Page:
21 Things Parents Swore They'd Never Do (And Did Anyway) (2023)

We've all been there: you're tired, you're overwhelmed, then one of your kids makes a move and it's the last straw. Words you swore you would never use as a parent escape your mouth.

Or maybe you are re-evaluating your priorities. Limiting junk food or screen time may not be your number one goal every day.


It's good to think about your intentions as a parent, but you don't want your expectations to be so rigid that they can't adjust to the moment you or your child is facing.

"Fatherhood Isn't Static," New York Psychologist and Parenting CoachSarah Brentold HuffPost.

“It takes a lot of learning, adapting, iterating and tolerating chaotic growth (of our children and our own). It rarely looks like it does in our imaginations in real life," she explained.

Whether others do the judging or ourselves, it's important to remember that no single moment determines our worth as parents.

Cindy Graham, a psychologist from Maryland, told HuffPost, "We often think that the purpose of parenting is to raise happy, healthy, well-rounded children. We sometimes forget that parenting is also about learning to show grace—to ourselves and to our children - and teach children to show grace. You will say things you never thought you would, so learn to apologize and make amends effectively.”


If you've ever felt alone about not living up to your own expectations as a parent, read on. We asked parents what they promised themselves they would never do — and then they did. We bet every parent can relate to at least one of these scenarios.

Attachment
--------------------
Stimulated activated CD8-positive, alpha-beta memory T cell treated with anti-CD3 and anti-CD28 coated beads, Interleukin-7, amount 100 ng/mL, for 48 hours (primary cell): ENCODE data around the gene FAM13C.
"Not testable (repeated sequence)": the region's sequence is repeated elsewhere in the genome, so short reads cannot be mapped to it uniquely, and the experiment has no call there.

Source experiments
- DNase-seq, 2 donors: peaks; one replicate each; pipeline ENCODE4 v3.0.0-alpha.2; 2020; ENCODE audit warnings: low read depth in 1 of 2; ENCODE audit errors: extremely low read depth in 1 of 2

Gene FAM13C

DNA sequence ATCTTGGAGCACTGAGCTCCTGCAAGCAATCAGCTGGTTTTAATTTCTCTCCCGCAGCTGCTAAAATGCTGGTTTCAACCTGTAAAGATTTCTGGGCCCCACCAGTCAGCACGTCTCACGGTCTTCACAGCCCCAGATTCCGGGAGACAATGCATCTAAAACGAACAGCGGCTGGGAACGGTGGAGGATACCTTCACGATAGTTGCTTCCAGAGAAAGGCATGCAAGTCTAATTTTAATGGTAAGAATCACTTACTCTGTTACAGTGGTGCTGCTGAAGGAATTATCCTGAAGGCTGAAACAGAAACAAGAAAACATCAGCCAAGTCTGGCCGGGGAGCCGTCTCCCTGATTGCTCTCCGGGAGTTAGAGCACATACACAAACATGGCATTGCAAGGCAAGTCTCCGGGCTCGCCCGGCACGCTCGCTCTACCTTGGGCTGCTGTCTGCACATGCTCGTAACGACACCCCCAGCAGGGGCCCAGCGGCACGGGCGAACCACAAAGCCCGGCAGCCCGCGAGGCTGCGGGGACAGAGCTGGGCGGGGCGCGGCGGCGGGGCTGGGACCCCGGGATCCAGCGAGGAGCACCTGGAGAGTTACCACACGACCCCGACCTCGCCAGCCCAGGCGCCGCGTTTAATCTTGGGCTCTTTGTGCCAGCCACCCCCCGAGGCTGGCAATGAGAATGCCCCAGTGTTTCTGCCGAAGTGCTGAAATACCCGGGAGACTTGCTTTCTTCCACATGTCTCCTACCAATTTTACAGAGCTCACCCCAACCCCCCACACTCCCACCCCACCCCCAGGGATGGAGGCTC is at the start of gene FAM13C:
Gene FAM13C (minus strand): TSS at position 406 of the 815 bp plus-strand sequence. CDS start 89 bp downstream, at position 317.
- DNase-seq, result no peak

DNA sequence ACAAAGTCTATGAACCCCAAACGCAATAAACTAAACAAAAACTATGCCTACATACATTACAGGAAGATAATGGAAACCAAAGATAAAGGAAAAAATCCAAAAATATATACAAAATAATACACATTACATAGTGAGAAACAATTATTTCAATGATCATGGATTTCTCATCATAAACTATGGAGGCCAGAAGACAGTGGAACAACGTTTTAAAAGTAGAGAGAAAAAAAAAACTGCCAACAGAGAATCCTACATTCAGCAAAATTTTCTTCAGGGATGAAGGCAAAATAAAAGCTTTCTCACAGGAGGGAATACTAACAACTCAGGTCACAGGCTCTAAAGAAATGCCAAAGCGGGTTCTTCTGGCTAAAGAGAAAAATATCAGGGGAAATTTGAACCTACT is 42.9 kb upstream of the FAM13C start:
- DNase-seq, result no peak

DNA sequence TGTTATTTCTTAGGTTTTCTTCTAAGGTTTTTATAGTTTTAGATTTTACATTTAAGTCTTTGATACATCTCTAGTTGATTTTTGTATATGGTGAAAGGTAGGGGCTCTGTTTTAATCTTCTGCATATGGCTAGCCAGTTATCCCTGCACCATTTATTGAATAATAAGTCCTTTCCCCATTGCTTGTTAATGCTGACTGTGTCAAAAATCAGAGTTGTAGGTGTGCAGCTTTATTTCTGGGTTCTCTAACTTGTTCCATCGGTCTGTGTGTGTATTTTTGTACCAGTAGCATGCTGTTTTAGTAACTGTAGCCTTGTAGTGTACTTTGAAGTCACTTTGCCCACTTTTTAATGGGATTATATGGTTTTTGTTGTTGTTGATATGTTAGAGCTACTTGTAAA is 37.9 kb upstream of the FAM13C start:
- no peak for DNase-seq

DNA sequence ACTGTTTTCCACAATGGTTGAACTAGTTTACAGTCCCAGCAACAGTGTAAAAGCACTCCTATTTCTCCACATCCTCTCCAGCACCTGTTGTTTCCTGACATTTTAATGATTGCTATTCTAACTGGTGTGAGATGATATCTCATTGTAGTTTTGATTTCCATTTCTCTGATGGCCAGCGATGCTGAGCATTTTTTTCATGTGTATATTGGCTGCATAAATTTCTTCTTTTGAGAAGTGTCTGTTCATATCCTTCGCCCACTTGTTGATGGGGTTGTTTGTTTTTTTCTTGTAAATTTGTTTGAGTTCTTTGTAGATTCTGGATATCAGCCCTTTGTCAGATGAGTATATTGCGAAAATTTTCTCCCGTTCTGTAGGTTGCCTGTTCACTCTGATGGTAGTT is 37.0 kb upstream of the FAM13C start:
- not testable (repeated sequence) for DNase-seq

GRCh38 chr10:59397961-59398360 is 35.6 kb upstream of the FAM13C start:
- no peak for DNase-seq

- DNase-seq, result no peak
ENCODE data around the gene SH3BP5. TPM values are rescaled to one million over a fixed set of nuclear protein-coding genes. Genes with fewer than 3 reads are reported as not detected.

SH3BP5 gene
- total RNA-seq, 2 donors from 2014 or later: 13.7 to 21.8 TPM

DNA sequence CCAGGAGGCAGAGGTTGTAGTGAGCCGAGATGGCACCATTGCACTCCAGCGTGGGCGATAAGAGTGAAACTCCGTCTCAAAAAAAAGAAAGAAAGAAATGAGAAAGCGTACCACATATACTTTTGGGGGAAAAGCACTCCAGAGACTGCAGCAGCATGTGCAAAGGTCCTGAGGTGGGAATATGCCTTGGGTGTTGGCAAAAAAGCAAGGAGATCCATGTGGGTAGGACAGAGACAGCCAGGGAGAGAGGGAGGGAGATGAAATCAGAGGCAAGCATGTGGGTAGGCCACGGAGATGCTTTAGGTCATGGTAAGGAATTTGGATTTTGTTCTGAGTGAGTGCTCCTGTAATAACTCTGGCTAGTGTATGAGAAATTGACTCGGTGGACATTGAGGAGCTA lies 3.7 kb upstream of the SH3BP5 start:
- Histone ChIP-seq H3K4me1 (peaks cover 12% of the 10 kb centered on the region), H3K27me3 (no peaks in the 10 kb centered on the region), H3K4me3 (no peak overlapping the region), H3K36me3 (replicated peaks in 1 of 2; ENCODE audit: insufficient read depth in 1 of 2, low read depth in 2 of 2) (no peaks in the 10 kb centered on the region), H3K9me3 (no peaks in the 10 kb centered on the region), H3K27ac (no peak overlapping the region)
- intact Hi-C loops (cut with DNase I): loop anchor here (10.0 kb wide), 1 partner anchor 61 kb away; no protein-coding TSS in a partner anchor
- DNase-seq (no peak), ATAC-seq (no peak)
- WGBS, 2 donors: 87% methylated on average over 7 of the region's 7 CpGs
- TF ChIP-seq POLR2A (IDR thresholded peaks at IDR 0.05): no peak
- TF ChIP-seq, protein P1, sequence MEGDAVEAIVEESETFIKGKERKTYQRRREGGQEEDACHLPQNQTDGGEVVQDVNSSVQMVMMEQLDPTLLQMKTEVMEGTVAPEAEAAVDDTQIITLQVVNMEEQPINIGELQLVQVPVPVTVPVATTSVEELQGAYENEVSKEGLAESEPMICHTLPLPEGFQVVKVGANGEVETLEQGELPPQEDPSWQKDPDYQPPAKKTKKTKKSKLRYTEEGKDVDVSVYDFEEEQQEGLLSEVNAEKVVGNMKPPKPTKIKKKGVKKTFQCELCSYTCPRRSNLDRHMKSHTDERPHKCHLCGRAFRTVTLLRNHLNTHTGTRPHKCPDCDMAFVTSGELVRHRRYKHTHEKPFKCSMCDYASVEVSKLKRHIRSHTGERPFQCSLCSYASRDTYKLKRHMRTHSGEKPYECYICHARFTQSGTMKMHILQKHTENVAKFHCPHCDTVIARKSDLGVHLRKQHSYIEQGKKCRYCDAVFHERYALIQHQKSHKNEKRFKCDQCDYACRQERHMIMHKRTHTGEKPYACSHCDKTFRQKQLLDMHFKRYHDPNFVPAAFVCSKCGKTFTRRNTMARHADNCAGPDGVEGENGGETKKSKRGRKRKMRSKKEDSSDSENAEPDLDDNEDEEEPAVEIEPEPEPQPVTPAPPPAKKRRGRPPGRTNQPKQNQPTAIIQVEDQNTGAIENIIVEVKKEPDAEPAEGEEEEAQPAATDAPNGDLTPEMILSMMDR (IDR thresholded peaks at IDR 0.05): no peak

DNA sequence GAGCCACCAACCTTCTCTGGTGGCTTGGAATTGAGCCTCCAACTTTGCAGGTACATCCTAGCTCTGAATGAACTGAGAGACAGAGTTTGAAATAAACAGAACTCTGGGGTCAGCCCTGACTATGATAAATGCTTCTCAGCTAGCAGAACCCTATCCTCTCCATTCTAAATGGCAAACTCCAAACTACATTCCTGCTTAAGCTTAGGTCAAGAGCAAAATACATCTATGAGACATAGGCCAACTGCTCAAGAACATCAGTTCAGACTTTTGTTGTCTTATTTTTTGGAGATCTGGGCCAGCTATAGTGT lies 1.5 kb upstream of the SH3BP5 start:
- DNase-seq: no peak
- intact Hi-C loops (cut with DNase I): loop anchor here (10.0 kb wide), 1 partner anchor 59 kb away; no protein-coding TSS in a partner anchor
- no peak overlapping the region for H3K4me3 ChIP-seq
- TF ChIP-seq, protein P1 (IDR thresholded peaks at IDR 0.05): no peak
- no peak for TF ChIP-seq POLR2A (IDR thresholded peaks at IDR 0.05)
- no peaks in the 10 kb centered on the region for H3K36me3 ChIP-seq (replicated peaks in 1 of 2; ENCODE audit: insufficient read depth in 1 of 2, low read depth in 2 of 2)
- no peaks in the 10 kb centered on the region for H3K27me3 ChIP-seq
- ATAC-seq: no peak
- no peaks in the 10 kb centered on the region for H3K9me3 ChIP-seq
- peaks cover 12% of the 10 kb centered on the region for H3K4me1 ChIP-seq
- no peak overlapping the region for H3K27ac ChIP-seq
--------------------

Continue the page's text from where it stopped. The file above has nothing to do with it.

I just gave my son a piece of fruit at 7:50 am to bribe him to poop before school

Put this on the list of things I swore I would never do as a parent lmao

– Nessa 🦋 (@n0tNESSAsarily)September 9, 2022


"I swore my kids would never eat at McDonald's. Sometimes I just don't feel like cooking." —Patty Van Laar

"That I wouldn't cook them separate meals, they would eat what we eat. uhh yeah So what's it for tonight kids? Chicken Nuggets or Mac'n'Cheese? Honestly, it's because I haven't figured out how to cook a meal yet for adults who can also be at the table at 6 pm. I work full time from 9 am to 5 pm and kids deserve to eat at a time that fits their schedule and hunger. There just aren't enough hours in the day!” —what karchia

“Breastfeeding for more than a year. I didn't know babies don't wean themselves. My boys breastfed until they were two and a half!” —Jean Wolfers-Lawrence


"Hotdogs." -Sara Biehl Horsman

"I swore I would always have sweets out there, all you can eat. Needless to say, no!" —Gretchen Cooper

“Have dinner at 8 pm because of the children's activities and practices. I never imagined we'd be so busy as a family that dinner would be at 8pm on a school night. But it's the norm most of the year now and I'm fine with that." —Renee Colleen

“We wanted to have dinner together at the table every day! No electronics! sigh." -Kate Morris


"I swore my kids would never sleep in my bed, they would always sleep in their cribs. My son will be 9 in April and he just stopped sleeping in my bed regularly last year." —Desiree Dalby